Organ donation: Decide now - Word&Way

Organ donation: Decide now

What does it mean to be a follower of Christ? Such "followship" has a lot of implications and certainly one of those is to live a life not only mindful of the needs of others but a life committed to showing Christ's love in action. One of those ways is to commit to be an organ donor.

Bill Webb

More and more of us can say we have known people who either need a vital organ transplant to live or someone who has been fortunate enough to have seen life extended because of such a donor gift. The gift of life was possible, of course, because others or their families were willing to extend hope to other individuals and families, quite often when facing death themselves or of loved ones.

In most cases, this is a decision best made well in advance, during a time when neither a would-be donor's health nor life is already in jeopardy. In most states, when citizens are administered drivers' licenses, they are queried about their willingness to be organ donors in the event of death. The occasion is routine, and such a decision can be made without duress.

Such matters need to surface for consideration as individuals and their families prepare estate plans and make considerations about wills, a process that is all about making personal decisions known at a time when we can no longer voice them. A conversation about organ donation need not be morbid, and voicing a desire about what to do when asked by medical personnel can help relieve the pressure of family coming to terms with that question when they aren't sure of a late loved one's wishes.

Such a decision would seem like a no-brainer for people of faith. As followers of God, we care for the health and well-being of others. At least, we say we do. A willingness to donate an organ or other healthy tissue may give us a chance to benefit loved ones, but particularly after we have claimed our heavenly reward, to aid strangers.

The technology and the ability to be able to transplant healthy kidneys, livers, lungs, hearts and other organs necessary for survival is God-given. Such operations are amazing and certainly in the plans of a God who constantly amazes us with his willingness to give us gifts well beyond what we deserve or even expect. What an additional gift to be able to be a part of God's plan for others even after I have ceased to walk on earth.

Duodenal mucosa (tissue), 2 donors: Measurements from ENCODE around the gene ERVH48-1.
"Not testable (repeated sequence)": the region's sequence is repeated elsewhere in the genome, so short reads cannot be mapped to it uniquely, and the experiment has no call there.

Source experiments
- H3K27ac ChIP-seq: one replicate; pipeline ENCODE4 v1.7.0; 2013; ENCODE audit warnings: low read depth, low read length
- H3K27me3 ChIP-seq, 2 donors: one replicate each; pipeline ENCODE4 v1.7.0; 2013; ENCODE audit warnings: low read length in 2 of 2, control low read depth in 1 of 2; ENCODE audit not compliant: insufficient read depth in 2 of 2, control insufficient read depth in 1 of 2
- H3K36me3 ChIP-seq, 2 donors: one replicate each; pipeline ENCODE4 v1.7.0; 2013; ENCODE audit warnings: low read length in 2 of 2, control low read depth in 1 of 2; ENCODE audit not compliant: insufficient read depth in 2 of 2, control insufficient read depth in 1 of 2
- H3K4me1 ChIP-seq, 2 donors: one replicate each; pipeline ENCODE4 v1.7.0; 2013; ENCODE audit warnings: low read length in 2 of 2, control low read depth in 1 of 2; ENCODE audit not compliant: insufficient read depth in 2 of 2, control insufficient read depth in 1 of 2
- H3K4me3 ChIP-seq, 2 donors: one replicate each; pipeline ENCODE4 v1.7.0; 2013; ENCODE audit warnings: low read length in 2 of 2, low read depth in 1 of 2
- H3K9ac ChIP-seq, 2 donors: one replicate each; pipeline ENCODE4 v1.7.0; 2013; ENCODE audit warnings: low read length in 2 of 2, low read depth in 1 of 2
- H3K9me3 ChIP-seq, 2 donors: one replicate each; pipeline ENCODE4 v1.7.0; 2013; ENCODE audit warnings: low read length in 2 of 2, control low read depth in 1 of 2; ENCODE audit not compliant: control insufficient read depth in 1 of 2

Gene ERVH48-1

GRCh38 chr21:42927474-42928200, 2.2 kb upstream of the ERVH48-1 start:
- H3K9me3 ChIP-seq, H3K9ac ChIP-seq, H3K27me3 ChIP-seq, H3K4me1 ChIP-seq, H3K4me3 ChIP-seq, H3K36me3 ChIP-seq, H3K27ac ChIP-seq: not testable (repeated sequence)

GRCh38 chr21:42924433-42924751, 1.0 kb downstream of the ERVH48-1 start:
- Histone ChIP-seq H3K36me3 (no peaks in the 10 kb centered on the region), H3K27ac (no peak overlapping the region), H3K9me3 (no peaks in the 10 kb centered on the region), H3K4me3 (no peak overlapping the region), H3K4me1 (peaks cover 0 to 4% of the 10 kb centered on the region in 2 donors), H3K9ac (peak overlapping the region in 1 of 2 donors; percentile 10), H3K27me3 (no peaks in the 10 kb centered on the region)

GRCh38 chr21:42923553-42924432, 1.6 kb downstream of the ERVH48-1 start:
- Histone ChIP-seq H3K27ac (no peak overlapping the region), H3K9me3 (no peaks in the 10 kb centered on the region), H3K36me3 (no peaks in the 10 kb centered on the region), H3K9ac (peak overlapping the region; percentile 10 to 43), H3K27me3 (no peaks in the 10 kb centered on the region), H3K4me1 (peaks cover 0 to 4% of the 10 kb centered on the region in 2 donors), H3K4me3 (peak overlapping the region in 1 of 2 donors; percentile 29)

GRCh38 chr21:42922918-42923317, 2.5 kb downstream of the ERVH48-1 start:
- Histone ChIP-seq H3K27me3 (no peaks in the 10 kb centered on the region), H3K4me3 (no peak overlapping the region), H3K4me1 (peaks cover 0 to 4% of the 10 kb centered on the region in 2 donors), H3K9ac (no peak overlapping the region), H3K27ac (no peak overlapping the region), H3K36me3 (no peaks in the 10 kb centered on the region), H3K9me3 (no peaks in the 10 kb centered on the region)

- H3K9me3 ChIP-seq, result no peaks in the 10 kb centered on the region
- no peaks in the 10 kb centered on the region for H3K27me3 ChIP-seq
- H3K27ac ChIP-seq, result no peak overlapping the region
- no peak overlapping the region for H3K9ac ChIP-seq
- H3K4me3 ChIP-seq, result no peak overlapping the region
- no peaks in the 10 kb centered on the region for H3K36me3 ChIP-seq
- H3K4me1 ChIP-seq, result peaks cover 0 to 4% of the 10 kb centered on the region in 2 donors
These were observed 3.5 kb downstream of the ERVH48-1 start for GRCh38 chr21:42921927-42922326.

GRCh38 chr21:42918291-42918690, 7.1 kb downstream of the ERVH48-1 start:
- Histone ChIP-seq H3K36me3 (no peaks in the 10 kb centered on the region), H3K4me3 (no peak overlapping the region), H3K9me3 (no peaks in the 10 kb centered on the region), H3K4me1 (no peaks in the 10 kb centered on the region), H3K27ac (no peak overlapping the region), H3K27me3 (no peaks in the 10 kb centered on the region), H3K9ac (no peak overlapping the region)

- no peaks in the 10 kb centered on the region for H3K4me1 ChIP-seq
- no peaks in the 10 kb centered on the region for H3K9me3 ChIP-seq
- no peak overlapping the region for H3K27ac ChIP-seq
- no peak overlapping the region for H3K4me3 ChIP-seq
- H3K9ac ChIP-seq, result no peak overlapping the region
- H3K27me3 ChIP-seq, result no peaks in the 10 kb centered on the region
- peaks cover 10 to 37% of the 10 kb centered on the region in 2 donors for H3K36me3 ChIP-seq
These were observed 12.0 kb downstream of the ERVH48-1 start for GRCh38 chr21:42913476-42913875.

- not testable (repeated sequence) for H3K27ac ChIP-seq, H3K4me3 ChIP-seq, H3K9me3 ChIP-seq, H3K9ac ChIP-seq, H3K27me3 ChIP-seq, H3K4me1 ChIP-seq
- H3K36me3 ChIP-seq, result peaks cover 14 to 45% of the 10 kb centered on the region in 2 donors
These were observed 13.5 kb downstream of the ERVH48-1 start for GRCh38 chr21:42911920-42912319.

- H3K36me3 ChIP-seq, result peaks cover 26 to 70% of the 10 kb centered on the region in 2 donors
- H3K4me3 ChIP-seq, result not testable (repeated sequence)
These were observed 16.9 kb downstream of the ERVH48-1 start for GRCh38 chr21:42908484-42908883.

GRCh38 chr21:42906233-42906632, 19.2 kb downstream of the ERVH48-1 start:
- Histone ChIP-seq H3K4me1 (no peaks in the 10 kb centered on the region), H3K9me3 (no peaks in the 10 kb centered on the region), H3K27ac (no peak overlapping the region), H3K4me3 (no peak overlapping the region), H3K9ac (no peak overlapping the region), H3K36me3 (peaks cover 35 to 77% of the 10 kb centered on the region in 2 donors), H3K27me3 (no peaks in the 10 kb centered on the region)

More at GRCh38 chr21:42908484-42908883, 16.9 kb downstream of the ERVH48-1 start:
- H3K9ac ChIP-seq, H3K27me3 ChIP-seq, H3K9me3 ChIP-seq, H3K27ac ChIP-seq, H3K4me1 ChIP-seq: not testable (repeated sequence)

In some cases, the gift of a donated organ has evangelistic overtones, especially for a patient who does not yet have a relationship with Christ. A life-saving organ may well prompt a recipient to more fully exercise his or her faith. Gratitude and appreciation are powerful motivators for good.

Many of us have voiced anguished prayers for seriously ill family members and friends because they wait and wait for life-saving organs as their lives gradually and then more quickly ebb away. Theirs is a race against time. If it is painful to observe, it must be horrible to experience firsthand. The technology is available, and the expertise is at hand. Organs and healthy tissue are in strong supply. The willingness of individuals and families, for whatever reason, is the missing element. As a result, healthy live-giving organs are allowed to die. And the same thing happens to many who could have lived had family members said yes.

Most of us have known families that did say yes in the midst of their own grief. They have the confidence that the life of a loved one is blessing the lives of others for years to come. For most, this brings comfort in the midst of their grief.

Most of us have family members such as children, grandchildren, great-grandchildren, parents, siblings, nephews, nieces and others. It would be devastating to think of losing any of them because a needed transplant never occurred.

The first step is to think about this issue. Your personal doctor can answer medical questions and concerns about it.

Nothing is more important in organ donation than to make loved ones aware of your own desires. Do it in conversation. Be clear. If you are pro-donation, let loved ones know why this decision is important to you. If it is motivated by your faith, explain that. Help spiritual leaders, a personal attorney, physician or others know of your desires.

By all means, leave clues in writing, such as in organ donor registries, on the back of your personal driver's license, in an estate-planning document or even a personal note inside your Bible. Write a letter detailing last-things matters that are important to you.

Some of us avoid thinking about things like our death but organ donation in this country and our world could be so much more of a blessing if we all did.

Bill Webb is editor of Word&Way.